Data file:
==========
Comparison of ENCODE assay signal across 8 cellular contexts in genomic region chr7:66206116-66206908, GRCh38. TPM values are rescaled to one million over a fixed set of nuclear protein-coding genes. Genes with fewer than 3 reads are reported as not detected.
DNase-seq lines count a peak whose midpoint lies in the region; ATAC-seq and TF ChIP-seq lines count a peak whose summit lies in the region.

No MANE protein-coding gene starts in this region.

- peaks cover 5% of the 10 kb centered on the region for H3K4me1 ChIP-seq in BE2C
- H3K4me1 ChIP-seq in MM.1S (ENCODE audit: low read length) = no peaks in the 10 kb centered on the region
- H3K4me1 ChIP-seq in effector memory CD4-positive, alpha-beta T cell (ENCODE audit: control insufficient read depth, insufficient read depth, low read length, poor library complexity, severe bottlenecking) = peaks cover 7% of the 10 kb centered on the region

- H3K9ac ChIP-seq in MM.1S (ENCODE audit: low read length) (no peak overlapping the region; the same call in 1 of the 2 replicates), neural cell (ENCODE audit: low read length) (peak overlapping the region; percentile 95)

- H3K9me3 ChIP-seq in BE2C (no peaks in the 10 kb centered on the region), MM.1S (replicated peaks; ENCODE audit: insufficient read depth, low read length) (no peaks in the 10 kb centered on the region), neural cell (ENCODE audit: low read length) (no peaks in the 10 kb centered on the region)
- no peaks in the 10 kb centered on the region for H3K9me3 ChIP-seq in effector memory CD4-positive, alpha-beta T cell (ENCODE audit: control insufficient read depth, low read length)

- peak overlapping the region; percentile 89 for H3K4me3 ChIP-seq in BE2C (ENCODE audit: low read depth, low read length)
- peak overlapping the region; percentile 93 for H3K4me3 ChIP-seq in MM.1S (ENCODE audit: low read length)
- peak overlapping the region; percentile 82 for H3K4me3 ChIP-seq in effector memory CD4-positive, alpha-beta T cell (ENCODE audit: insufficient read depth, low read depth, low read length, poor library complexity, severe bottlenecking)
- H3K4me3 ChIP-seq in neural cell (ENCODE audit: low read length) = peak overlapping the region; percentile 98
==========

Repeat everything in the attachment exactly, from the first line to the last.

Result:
Comparison of ENCODE assay signal across 8 cellular contexts in genomic region chr7:66206116-66206908, GRCh38. TPM values are rescaled to one million over a fixed set of nuclear protein-coding genes. Genes with fewer than 3 reads are reported as not detected.
DNase-seq lines count a peak whose midpoint lies in the region; ATAC-seq and TF ChIP-seq lines count a peak whose summit lies in the region.

No MANE protein-coding gene starts in this region.

- peaks cover 5% of the 10 kb centered on the region for H3K4me1 ChIP-seq in BE2C
- H3K4me1 ChIP-seq in MM.1S (ENCODE audit: low read length) = no peaks in the 10 kb centered on the region
- H3K4me1 ChIP-seq in effector memory CD4-positive, alpha-beta T cell (ENCODE audit: control insufficient read depth, insufficient read depth, low read length, poor library complexity, severe bottlenecking) = peaks cover 7% of the 10 kb centered on the region

- H3K9ac ChIP-seq in MM.1S (ENCODE audit: low read length) (no peak overlapping the region; the same call in 1 of the 2 replicates), neural cell (ENCODE audit: low read length) (peak overlapping the region; percentile 95)

- H3K9me3 ChIP-seq in BE2C (no peaks in the 10 kb centered on the region), MM.1S (replicated peaks; ENCODE audit: insufficient read depth, low read length) (no peaks in the 10 kb centered on the region), neural cell (ENCODE audit: low read length) (no peaks in the 10 kb centered on the region)
- no peaks in the 10 kb centered on the region for H3K9me3 ChIP-seq in effector memory CD4-positive, alpha-beta T cell (ENCODE audit: control insufficient read depth, low read length)

- peak overlapping the region; percentile 89 for H3K4me3 ChIP-seq in BE2C (ENCODE audit: low read depth, low read length)
- peak overlapping the region; percentile 93 for H3K4me3 ChIP-seq in MM.1S (ENCODE audit: low read length)
- peak overlapping the region; percentile 82 for H3K4me3 ChIP-seq in effector memory CD4-positive, alpha-beta T cell (ENCODE audit: insufficient read depth, low read depth, low read length, poor library complexity, severe bottlenecking)
- H3K4me3 ChIP-seq in neural cell (ENCODE audit: low read length) = peak overlapping the region; percentile 98